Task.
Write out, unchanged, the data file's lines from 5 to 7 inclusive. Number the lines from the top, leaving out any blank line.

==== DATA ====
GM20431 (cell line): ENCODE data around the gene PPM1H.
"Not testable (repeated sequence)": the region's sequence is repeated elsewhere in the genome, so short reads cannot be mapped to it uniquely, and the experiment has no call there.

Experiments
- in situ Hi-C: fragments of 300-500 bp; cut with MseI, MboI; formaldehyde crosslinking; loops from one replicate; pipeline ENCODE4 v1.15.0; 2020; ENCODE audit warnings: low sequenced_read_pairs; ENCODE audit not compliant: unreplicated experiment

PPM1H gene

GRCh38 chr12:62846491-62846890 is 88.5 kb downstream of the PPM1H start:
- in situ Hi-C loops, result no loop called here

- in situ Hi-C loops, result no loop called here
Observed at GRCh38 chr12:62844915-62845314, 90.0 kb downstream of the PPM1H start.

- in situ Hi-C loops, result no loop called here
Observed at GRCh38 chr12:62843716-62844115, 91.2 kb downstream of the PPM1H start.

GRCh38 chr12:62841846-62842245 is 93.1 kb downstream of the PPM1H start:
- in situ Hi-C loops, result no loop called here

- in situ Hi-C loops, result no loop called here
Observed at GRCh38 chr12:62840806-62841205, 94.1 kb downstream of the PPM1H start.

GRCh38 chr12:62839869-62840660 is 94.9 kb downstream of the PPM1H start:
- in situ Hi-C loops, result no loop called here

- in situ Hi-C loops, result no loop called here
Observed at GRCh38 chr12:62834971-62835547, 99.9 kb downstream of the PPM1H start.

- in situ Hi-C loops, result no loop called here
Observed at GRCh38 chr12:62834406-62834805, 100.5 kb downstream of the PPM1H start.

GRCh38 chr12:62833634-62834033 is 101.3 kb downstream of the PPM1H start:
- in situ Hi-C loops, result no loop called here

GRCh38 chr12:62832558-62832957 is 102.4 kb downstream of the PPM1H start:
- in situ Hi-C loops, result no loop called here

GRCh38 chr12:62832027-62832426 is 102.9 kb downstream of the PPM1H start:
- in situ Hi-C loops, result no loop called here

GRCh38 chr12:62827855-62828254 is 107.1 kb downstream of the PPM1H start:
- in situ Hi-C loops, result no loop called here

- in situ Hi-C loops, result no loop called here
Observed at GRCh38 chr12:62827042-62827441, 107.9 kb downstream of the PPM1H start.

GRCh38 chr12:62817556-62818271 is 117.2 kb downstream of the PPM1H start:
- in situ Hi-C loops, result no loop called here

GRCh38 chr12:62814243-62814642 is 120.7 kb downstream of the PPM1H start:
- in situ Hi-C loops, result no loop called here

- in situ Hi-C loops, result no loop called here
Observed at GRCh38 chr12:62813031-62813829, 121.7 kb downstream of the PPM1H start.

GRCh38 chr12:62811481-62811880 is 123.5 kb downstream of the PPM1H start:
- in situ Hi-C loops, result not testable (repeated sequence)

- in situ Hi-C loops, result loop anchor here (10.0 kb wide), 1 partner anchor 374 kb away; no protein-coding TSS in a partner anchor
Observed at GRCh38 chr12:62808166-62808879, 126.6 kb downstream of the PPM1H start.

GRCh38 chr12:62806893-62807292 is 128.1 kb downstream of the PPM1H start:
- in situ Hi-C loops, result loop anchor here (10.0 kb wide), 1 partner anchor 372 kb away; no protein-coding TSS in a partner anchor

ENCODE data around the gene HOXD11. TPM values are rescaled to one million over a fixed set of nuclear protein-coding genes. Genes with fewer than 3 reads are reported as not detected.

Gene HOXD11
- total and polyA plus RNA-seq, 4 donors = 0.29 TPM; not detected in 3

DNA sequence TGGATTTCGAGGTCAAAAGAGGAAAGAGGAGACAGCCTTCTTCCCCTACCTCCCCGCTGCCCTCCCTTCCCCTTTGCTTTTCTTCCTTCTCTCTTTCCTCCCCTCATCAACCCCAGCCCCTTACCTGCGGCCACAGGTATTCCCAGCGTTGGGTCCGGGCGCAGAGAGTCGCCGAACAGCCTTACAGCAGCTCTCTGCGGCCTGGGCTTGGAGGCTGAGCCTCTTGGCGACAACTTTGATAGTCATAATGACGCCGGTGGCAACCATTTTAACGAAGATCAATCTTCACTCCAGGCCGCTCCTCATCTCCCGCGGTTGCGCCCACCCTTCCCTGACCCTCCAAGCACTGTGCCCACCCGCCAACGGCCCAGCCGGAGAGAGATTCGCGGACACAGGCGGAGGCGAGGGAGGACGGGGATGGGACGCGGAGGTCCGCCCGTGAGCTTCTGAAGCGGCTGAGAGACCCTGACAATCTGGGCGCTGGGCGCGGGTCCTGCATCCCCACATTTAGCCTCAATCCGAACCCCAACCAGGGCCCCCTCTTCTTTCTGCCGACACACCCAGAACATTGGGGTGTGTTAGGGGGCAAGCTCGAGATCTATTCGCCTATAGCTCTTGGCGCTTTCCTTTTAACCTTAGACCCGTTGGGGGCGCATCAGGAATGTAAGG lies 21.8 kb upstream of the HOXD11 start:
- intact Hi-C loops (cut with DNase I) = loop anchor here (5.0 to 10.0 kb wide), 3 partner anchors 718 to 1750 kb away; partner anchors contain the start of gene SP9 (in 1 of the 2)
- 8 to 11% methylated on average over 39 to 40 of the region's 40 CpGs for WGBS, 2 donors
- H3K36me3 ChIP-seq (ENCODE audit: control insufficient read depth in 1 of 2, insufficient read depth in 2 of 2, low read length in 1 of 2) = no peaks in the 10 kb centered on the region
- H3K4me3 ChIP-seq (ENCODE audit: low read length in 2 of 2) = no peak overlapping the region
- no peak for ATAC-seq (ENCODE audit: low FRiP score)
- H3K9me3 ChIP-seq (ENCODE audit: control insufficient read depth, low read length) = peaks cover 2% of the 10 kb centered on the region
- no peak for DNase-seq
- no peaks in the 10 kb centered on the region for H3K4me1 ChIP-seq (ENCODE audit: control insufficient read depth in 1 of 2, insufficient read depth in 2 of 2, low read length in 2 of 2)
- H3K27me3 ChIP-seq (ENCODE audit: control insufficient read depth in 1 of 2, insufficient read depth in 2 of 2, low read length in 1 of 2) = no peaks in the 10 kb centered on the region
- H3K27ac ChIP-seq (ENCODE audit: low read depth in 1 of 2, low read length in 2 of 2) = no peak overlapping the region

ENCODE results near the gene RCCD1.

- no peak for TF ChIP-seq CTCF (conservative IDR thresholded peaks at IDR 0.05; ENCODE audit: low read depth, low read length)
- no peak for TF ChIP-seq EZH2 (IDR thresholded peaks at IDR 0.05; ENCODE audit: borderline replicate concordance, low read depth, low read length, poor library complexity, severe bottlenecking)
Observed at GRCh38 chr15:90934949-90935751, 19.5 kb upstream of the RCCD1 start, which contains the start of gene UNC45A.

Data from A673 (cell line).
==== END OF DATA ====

PPM1H gene

GRCh38 chr12:62846491-62846890 is 88.5 kb downstream of the PPM1H start:
- in situ Hi-C loops, result no loop called here